I first heard the terms awfulizing and catastrophizing from Loretta Laroche, and I instantly “fell in love” with them. What a powerful set of words to distinguish something that we can do oh so automatically: take something that happened, and render it awful and/or a catastrophe. (Or a disaster; disasterphizing as a term works too.) “It rained on our vacation; our vacation was ruined and sucked.” “I stepped in mud; gods these things always happen to me!” ” The boss was terse with me; he’s such an ass, doesn’t like me, and I have to fight him every day.” “The lines were long; it took me ages to get it done and I was bored to death.” ” There was a traffic accident; other people are stupid and living here is frustrating.”
Not everything goes our way, and we won’t like everything that happens in our life.
And sometimes, there is an actual natural disaster.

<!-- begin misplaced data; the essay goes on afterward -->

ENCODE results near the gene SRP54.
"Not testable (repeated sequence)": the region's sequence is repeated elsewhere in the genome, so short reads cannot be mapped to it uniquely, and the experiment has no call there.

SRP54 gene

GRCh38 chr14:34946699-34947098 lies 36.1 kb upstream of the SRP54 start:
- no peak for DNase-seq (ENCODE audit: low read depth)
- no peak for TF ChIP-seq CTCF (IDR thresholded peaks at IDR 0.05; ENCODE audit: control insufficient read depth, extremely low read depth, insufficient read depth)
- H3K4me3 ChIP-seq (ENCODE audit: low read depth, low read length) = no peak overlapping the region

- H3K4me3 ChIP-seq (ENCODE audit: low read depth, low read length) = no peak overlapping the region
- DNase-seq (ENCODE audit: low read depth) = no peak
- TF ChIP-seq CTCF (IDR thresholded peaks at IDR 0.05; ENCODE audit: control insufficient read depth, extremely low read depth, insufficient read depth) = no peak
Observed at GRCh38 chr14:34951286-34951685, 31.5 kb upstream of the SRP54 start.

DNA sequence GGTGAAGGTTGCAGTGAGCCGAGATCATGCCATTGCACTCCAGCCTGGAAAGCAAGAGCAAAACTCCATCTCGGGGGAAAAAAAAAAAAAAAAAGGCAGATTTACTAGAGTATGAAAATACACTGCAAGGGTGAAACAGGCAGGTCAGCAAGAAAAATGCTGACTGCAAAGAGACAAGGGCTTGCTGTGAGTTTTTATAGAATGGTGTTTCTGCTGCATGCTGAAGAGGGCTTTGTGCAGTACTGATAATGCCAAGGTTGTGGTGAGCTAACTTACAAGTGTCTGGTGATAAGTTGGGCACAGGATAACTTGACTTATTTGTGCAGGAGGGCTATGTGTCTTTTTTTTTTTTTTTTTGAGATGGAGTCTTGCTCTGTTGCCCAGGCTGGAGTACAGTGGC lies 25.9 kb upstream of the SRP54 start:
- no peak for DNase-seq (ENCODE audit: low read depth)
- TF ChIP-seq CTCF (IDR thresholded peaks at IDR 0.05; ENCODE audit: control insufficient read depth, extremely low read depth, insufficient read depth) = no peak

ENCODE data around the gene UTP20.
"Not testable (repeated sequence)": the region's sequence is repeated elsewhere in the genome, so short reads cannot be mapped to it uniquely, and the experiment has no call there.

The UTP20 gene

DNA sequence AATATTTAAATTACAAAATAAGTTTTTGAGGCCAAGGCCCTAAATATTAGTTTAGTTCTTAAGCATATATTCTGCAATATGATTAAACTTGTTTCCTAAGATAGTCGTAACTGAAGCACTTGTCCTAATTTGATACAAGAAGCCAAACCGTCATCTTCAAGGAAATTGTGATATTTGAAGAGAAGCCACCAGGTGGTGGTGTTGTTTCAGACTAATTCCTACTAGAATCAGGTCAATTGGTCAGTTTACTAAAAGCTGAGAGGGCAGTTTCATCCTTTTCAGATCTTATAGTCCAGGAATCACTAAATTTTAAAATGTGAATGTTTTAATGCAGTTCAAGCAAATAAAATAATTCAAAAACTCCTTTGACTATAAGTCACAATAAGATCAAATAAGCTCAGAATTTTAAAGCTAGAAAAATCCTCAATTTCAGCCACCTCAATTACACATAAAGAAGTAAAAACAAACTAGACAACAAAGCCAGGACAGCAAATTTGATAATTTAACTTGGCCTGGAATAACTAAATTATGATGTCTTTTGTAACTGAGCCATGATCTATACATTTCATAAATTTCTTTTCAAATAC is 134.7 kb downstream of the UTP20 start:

We always, however, get to choose who we are going to be in the face of our circumstances. We can catastrophize, be a victim, and suffer, or we can admit it didn’t go as we planned/liked/wanted, be sad for a moment, and move on to create what’s next. This doesn’t mean being a Pollyanna – that’s just as inauthentic as awfulizing. It doesn’t mean dismissing our thoughts or feelings and making ourselves bad for having them. It doesn’t mean being completely stoic or dead to the world.
It means being present to what’s so and to our reaction, and authentically choosing the possibility that takes us where we want to go from here.
Reblogged this on A Joe's Place.